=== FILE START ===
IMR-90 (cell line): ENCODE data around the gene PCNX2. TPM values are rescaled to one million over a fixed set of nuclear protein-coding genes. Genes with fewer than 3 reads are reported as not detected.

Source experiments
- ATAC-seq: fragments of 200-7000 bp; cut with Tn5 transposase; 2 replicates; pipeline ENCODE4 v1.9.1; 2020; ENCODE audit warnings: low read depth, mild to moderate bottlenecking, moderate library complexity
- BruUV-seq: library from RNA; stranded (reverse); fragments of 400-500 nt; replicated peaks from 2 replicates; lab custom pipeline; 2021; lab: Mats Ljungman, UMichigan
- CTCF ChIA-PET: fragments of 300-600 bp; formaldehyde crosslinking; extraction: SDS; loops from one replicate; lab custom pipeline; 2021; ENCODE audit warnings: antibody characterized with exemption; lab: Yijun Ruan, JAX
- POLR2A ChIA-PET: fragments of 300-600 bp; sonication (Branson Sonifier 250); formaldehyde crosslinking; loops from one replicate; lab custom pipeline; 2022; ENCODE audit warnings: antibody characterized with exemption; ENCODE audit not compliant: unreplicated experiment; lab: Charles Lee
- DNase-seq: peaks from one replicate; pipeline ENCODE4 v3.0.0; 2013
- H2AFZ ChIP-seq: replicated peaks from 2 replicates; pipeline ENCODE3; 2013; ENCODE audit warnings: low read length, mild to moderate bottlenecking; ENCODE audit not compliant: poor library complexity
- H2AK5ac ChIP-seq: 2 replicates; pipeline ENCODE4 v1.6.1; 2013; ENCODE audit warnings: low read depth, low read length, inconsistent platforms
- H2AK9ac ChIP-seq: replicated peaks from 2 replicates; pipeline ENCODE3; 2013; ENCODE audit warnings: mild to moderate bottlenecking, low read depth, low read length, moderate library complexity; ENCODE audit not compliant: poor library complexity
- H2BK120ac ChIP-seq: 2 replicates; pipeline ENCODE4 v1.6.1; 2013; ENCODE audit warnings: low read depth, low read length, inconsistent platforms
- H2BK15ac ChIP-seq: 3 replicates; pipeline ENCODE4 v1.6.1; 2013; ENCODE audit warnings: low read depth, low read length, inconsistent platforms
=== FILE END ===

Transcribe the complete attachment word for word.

IMR-90 (cell line): ENCODE data around the gene PCNX2. TPM values are rescaled to one million over a fixed set of nuclear protein-coding genes. Genes with fewer than 3 reads are reported as not detected.

Source experiments
- ATAC-seq: fragments of 200-7000 bp; cut with Tn5 transposase; 2 replicates; pipeline ENCODE4 v1.9.1; 2020; ENCODE audit warnings: low read depth, mild to moderate bottlenecking, moderate library complexity
- BruUV-seq: library from RNA; stranded (reverse); fragments of 400-500 nt; replicated peaks from 2 replicates; lab custom pipeline; 2021; lab: Mats Ljungman, UMichigan
- CTCF ChIA-PET: fragments of 300-600 bp; formaldehyde crosslinking; extraction: SDS; loops from one replicate; lab custom pipeline; 2021; ENCODE audit warnings: antibody characterized with exemption; lab: Yijun Ruan, JAX
- POLR2A ChIA-PET: fragments of 300-600 bp; sonication (Branson Sonifier 250); formaldehyde crosslinking; loops from one replicate; lab custom pipeline; 2022; ENCODE audit warnings: antibody characterized with exemption; ENCODE audit not compliant: unreplicated experiment; lab: Charles Lee
- DNase-seq: peaks from one replicate; pipeline ENCODE4 v3.0.0; 2013
- H2AFZ ChIP-seq: replicated peaks from 2 replicates; pipeline ENCODE3; 2013; ENCODE audit warnings: low read length, mild to moderate bottlenecking; ENCODE audit not compliant: poor library complexity
- H2AK5ac ChIP-seq: 2 replicates; pipeline ENCODE4 v1.6.1; 2013; ENCODE audit warnings: low read depth, low read length, inconsistent platforms
- H2AK9ac ChIP-seq: replicated peaks from 2 replicates; pipeline ENCODE3; 2013; ENCODE audit warnings: mild to moderate bottlenecking, low read depth, low read length, moderate library complexity; ENCODE audit not compliant: poor library complexity
- H2BK120ac ChIP-seq: 2 replicates; pipeline ENCODE4 v1.6.1; 2013; ENCODE audit warnings: low read depth, low read length, inconsistent platforms
- H2BK15ac ChIP-seq: 3 replicates; pipeline ENCODE4 v1.6.1; 2013; ENCODE audit warnings: low read depth, low read length, inconsistent platforms